Saturday, November 28, 2009

The Road Ahead

Being one-handed has been ok -so far. It's been an interesting experience. Rewarding, even maybe? Yes really! Let's face it. We take so much for granted. The majority of our lives are mundane, routine, and boring. Now, try it one handed! Suddenly life is full of challanges that require your thought and creativity. In a strange way it's stimulating. But... it's only fun if temporary. The novelty is falling away in a sea of inconvience. But for now I'm making the best of it.

My stitches are out...

Out of my splint for a week, reveals a glimpse of the road ahead. That road is going to be difficult. Rehabbing has proven to be difficult and slow. There are good days and bad days. I had woderful movement on Friday. Only to awaken to an elbow that's stiff and only mobile with pain. It's not unlike weightlifting. Strong workout, followed by soreness, followed better performance.

I've been measuring progress by the grout lines in my shower. Last week, I could lift my hand two lines. Last night four lines! But I can't touch my nose yet. Which would be a great milestone.

Because progress is so varied there's no way to predict how long recovery will take. I'm trying to not set a timetable... just do as much rehab as my body allows.

Monday, November 23, 2009

Better XRays.

These were taken on Friday. You can clearly see the olecranon fracture on this one. The lag (long) screw going right through it.

They look better on my Flickr account. Click the pic to go there. You can get larger sizes there aussi.

Friday, November 20, 2009

Visit With Doc; Great News

Visited with my surgeon today. We take off the splint. Whoa nelly that felt great! "I make a lot of friends this way" says the tech. Wound check is good. No sign of infection. A relief. I lost a co-worker two years ago to staph after "routine" surgery. Doc and I debated on suture removal. He gave me a choice: remove the stitches today and keep the splint, or come back next week to remove stitches and move to a movable brace. That's a choice? Let's get it movin!

I'm now in a removable brace. Halley-looo-ya I can remove it and shower normally. That's a huge QOL improvement! Right now my arm is stiff. Including my uninjured wrist. This is from some (little) swelling and immobilization. Joints like to move. The elbow range of motion is pretty small. I've got exercises to do. I played around with it for about an hour and it's improving already. Although the ends of my motion range are kinda painful, the middle is pain free and smooth. Doc said "Not to brag, but it's a great repair." I don't mind him bragging.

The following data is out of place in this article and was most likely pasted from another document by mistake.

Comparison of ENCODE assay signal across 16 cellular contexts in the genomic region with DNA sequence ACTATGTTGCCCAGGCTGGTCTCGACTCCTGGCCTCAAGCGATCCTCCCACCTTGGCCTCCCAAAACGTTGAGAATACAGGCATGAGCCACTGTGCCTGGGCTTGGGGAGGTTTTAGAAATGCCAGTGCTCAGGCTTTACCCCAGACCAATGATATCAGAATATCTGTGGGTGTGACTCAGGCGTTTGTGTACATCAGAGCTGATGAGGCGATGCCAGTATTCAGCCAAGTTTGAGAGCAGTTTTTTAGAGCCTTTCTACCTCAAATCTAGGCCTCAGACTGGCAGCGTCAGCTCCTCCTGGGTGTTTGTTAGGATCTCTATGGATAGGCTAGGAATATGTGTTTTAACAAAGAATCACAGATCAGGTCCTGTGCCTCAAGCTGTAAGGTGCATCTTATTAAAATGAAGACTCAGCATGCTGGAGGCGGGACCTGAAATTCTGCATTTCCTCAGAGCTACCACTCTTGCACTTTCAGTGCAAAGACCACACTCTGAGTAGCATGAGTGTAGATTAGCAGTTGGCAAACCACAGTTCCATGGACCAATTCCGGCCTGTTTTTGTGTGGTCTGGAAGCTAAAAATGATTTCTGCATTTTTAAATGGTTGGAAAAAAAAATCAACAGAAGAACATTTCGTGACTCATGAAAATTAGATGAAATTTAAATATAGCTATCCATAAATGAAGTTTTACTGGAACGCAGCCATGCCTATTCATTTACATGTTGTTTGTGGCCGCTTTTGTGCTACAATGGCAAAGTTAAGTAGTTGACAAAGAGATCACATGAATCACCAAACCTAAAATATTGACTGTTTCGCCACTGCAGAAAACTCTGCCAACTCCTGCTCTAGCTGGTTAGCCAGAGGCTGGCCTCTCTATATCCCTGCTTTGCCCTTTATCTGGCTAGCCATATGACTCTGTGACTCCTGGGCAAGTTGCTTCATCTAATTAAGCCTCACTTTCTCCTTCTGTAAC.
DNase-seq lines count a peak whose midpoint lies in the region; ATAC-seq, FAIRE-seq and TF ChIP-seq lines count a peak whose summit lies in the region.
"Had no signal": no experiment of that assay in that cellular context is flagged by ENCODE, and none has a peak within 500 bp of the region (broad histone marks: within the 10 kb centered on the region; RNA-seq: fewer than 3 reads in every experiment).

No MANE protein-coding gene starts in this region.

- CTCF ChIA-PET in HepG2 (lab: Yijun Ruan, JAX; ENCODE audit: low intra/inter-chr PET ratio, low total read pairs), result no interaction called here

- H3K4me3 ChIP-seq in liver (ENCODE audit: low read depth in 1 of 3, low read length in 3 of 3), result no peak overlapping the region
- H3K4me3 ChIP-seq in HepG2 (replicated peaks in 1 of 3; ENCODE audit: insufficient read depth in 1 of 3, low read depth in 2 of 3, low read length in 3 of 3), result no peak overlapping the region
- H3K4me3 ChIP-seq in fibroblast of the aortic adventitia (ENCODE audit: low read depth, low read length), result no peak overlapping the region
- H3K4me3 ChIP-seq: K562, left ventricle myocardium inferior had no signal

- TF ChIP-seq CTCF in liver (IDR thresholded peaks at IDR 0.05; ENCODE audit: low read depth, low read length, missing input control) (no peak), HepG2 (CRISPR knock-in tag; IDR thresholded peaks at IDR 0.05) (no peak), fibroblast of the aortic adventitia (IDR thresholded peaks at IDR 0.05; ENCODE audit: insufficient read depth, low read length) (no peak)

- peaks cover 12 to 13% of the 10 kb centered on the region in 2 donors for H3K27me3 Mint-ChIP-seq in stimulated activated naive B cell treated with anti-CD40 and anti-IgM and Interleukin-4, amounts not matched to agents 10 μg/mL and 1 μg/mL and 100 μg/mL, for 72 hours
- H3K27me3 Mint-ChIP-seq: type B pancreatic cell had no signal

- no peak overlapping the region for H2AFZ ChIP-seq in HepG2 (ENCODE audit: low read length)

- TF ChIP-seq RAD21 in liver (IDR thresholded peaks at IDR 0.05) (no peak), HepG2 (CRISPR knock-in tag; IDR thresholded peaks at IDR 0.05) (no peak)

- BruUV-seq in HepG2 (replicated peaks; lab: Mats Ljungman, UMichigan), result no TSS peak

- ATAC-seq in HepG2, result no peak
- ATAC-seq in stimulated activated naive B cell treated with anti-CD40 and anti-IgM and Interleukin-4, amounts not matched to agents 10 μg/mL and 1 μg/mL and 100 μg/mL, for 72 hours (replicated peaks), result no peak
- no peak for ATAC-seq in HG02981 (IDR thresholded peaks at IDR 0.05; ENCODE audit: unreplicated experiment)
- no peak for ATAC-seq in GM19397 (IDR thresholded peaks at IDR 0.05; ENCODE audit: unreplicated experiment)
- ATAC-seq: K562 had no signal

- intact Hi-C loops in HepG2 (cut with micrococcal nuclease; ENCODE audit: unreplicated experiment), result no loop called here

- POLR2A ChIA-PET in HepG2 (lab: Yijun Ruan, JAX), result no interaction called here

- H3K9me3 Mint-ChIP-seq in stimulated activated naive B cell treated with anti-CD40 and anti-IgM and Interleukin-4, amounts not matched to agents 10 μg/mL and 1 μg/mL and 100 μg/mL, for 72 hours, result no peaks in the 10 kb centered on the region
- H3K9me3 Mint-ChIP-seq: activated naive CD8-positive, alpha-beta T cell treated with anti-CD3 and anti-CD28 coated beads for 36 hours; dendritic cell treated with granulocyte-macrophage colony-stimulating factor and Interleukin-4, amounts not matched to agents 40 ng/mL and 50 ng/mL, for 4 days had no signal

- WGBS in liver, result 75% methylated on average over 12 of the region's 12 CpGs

I'm out of the splint, but the arm's pretty useless. No movement restrictions, but I'm not allowed any weight. But considering I'm 11 days out of surgery and out of immobilization is pretty awesome. I'll have more to report physically, and philosophically over the next few days.

Wednesday, November 18, 2009

Elbow, Olecranon, Tomaytoe, Tomato.

This is what my elbow looked like right after my crash. As you can see... that don't look right...

Technically I broke my Olecranon, and had Open Reduction and Internal Fixation (ORIF) Surgery. Here's some tech info on the surgery. First how they flense and filleted me. Warning surgical pictures!
Elbow - Surgical Approaches from

Not sure if the first or second approach was used. I'll ask on Friday. A couple concise outlines of the operation:
Plate Fixation of Olecranon Frx
Olecranon Fracture ORIF

And finally a
Nice Presentation

Ortho surgery is cool. The way you have to take into account structural loading and repair, it reminds me of auto body work. If I were to be a doc, this is what I'd want to do.

Friday, November 13, 2009

Thursday, November 12, 2009

Post-Op Update

UPDATE: Picture > Here <

Surgery went smoothly on Monday. I wish there were more to say, but there wasn't anything remarkable. That's a good thing when having surgery! Seven screws and one plate has me back together. I'll have pix tomorrow after I go to work and scan them in.